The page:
The impacts of Brexit and the collapse of Wirecard caused many headaches for fintech services in recent months.
An Post recently switched issuer for its An Post Money Currency Card, several months after the Wirecard debacle disrupted its services and as Brexit loomed.
Like many payment and card services, An Post’s prepaid Money Currency Card had been using a UK-based issuer, in this case Wirecard Card Solutions (WCS).
Last June, WCS was temporarily suspended by the Financial Conduct Authority (FCA) in the UK amid the storm surrounding its parent company Wirecard – the German fintech giant that was embroiled in a €1.9bn accounting fraud scandal.
As a result, the services of many WCS customers, including big fintech players like Revolut and Curve, were disrupted. An Post was caught in the crossfire, with around 50,000 Money Currency Cards being temporarily frozen.
The FCA would go on to restore WCS’s operations but the fintech industry wasn’t out of the woods yet. Wirecard’s dramatic fall from grace saw the company collapse into insolvency with assets sold off. The disruption to other divisions of the Wirecard business also hit taxi app Free Now.
In August, British open banking start-up Railsbank swooped in and picked up WCS and its clients in the process.
But there was another challenge for many fintech companies and services. As Brexit fast approached, some would also need to switch from a UK issuer to an EU-based one as passporting rights for financial services were to be lost.
For its Money Currency Card, An Post engaged with electronic money institution PrePay Solutions (PPS), first in the UK and then switching again to its Belgian authorised entity at the end of December, days before the Brexit transition period ended.
“The switch was made on 5 November from Wirecard (UK) solutions to PPS UK and subsequently on 20 December from PPS UK to PPS EU. There was no disruption to customers. All customers were communicated with in advance in relation to both events,” a spokesperson for An Post said.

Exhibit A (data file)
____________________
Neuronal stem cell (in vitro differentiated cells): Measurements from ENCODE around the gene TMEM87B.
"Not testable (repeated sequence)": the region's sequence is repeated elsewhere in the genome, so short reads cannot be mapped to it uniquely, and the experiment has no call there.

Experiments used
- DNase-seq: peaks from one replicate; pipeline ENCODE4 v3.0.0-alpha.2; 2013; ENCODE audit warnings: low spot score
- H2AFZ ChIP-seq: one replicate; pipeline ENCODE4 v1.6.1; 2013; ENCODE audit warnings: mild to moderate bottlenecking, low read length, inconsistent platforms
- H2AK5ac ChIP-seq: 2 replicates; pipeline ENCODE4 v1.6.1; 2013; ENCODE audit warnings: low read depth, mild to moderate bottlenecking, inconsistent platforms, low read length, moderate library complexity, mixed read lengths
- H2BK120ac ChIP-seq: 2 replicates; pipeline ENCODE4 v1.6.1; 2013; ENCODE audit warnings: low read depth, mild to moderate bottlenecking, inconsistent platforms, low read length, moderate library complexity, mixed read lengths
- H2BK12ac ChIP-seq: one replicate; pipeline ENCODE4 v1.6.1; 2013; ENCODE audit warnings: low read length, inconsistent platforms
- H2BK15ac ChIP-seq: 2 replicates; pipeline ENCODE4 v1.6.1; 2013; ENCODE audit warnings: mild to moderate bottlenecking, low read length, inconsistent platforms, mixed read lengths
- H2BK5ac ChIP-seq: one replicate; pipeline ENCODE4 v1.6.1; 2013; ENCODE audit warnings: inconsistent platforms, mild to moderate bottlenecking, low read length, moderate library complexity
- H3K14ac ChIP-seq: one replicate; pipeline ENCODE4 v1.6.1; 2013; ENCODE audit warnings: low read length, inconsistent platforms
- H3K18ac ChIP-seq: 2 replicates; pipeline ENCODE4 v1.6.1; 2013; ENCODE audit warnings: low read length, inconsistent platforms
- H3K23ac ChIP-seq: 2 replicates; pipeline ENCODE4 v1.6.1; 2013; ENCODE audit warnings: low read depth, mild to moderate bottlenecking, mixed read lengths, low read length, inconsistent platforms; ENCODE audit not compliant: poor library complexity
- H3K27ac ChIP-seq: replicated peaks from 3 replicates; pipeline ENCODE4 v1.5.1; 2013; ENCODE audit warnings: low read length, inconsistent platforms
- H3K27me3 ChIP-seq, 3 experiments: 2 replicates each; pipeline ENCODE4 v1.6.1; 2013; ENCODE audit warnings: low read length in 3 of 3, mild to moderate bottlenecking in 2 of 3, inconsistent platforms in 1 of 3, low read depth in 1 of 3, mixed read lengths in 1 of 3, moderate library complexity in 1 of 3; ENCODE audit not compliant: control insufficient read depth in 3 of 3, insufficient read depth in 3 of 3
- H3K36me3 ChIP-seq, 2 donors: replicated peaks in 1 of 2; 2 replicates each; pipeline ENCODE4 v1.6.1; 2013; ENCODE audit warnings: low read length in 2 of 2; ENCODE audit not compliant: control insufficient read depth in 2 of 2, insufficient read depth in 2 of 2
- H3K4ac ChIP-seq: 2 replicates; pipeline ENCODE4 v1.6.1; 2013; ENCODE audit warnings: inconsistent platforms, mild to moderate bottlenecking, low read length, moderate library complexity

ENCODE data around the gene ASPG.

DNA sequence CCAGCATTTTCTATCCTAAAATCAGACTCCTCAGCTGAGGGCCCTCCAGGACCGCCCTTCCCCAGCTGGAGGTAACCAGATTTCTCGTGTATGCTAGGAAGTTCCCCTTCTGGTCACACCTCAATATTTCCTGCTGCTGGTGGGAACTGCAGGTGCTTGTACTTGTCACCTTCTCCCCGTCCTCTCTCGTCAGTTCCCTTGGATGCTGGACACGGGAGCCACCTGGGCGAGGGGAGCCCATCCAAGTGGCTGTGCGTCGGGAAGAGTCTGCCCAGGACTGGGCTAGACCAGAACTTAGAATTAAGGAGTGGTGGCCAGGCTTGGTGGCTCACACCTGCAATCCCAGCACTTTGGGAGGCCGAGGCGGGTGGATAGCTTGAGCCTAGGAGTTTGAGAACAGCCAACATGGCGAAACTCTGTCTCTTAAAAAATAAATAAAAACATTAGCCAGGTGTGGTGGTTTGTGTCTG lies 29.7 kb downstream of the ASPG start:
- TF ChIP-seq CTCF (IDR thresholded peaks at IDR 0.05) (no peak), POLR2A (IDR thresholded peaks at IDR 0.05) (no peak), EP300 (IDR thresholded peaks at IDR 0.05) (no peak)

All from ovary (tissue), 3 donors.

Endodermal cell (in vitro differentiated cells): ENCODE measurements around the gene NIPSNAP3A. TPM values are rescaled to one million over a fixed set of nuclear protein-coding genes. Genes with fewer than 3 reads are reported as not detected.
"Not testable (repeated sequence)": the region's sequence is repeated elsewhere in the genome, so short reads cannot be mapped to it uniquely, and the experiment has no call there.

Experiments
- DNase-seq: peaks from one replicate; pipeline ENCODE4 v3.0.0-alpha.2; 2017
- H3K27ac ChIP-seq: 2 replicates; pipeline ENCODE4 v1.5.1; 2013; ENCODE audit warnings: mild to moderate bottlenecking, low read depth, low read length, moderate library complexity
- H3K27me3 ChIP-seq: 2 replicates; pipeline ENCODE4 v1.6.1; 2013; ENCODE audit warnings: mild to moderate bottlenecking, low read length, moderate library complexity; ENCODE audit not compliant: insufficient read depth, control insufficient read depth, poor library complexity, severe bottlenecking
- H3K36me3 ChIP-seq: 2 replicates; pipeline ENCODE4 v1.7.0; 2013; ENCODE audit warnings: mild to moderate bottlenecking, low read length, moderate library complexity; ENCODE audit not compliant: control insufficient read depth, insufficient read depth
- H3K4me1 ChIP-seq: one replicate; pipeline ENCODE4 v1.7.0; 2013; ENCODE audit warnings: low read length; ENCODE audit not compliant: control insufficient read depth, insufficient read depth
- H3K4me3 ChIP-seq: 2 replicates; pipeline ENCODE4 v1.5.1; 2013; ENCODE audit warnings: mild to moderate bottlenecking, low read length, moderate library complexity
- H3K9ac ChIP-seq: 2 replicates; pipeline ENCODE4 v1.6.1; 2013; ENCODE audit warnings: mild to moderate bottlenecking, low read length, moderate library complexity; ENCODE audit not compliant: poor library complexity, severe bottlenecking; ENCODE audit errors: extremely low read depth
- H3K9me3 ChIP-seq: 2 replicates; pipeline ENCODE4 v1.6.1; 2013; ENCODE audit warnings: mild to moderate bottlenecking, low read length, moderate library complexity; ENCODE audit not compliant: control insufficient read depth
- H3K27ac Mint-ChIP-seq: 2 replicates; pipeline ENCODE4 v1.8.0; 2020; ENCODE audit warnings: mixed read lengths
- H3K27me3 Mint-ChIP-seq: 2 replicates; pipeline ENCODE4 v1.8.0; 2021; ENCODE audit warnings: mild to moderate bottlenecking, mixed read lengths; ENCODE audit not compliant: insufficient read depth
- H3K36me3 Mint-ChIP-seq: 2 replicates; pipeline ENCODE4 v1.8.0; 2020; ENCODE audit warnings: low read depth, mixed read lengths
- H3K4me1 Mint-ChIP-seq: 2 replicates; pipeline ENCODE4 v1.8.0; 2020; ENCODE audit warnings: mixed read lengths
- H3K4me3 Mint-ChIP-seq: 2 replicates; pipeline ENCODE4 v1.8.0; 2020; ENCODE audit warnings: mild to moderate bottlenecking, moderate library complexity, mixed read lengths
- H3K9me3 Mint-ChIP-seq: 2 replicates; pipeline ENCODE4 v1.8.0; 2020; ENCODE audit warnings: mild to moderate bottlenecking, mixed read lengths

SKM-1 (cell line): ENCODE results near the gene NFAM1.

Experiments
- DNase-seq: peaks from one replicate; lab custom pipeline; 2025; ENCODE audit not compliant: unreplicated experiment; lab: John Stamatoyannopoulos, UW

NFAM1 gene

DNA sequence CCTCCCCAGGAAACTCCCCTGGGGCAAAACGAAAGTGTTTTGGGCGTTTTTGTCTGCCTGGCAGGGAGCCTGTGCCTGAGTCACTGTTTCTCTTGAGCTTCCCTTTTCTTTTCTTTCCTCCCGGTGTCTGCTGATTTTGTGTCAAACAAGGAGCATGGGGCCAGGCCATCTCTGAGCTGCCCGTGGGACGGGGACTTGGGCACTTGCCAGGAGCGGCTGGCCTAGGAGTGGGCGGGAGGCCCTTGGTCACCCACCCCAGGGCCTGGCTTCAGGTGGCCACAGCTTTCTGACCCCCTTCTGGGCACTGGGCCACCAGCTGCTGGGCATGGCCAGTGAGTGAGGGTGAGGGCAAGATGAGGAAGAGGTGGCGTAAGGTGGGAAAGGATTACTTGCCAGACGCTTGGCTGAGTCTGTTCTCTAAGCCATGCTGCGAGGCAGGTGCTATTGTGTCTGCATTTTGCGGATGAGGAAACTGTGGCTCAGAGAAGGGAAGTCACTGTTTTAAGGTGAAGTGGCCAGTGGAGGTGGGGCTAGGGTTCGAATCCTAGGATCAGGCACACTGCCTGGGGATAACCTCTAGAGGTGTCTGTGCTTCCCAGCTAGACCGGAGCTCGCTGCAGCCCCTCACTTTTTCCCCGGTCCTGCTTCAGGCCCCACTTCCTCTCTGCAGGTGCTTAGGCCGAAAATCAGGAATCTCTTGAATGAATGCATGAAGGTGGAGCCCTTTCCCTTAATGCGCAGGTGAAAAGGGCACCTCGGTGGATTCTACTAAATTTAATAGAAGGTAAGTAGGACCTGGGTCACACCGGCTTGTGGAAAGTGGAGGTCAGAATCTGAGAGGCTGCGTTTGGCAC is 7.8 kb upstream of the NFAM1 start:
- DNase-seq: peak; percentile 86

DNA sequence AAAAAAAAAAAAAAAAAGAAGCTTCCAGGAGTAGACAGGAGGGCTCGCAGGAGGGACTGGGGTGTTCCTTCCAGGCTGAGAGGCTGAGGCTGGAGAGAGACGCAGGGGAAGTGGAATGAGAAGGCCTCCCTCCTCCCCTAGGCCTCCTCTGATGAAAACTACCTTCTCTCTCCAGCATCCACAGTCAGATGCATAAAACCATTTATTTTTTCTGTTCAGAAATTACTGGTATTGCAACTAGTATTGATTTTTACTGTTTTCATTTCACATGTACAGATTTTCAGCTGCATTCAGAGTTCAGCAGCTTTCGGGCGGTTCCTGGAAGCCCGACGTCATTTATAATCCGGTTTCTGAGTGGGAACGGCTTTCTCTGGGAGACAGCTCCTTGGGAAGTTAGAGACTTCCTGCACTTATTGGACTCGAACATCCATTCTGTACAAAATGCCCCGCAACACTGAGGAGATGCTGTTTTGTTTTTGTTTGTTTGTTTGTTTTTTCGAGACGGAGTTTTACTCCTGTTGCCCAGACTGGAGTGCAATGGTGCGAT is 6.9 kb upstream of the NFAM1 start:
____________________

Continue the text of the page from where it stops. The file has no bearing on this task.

“The move to PPS EU was required because, post-Brexit, PPS UK could no long passport their payments licence to EU countries.”
Me2You, Retail Excellence’s gift card which also experienced disruptions last June, decided to stick with WCS’s new owner Railsbank, according to someone familiar with the decision. The UK company shifted the Irish gift card service over to one of its subsidiaries, PayrNet, a Lithuanian licensed card issuer.
The rush for licences
All of this to and fro has been a typical feature for fintech start-ups, payment providers and card issuers since 2016, seeking new licences to ensure their services could continue to operate in Europe once Brexit took effect and the transition period ended.
Several companies have turned to Ireland for alternative approvals, with the Central Bank of Ireland issuing more than a dozen e-money licences in the last three years. Companies including Coinbase, Square and Soldo have all secured approvals in Ireland to keep the lights on for their EU services.
Lithuania’s central bank has also emerged as a popular destination for companies and their European operations. E-money licences can be secured in around three months in Lithuania, while other regulators can typically take 12 to 18 months. Curve, Google Payments and Revolut have all obtained licences in the country.
Revolut said last year that it was moving Irish accounts to its Lithuanian e-money business due to Brexit, but the company is in the process of applying for a licence from the Central Bank of Ireland.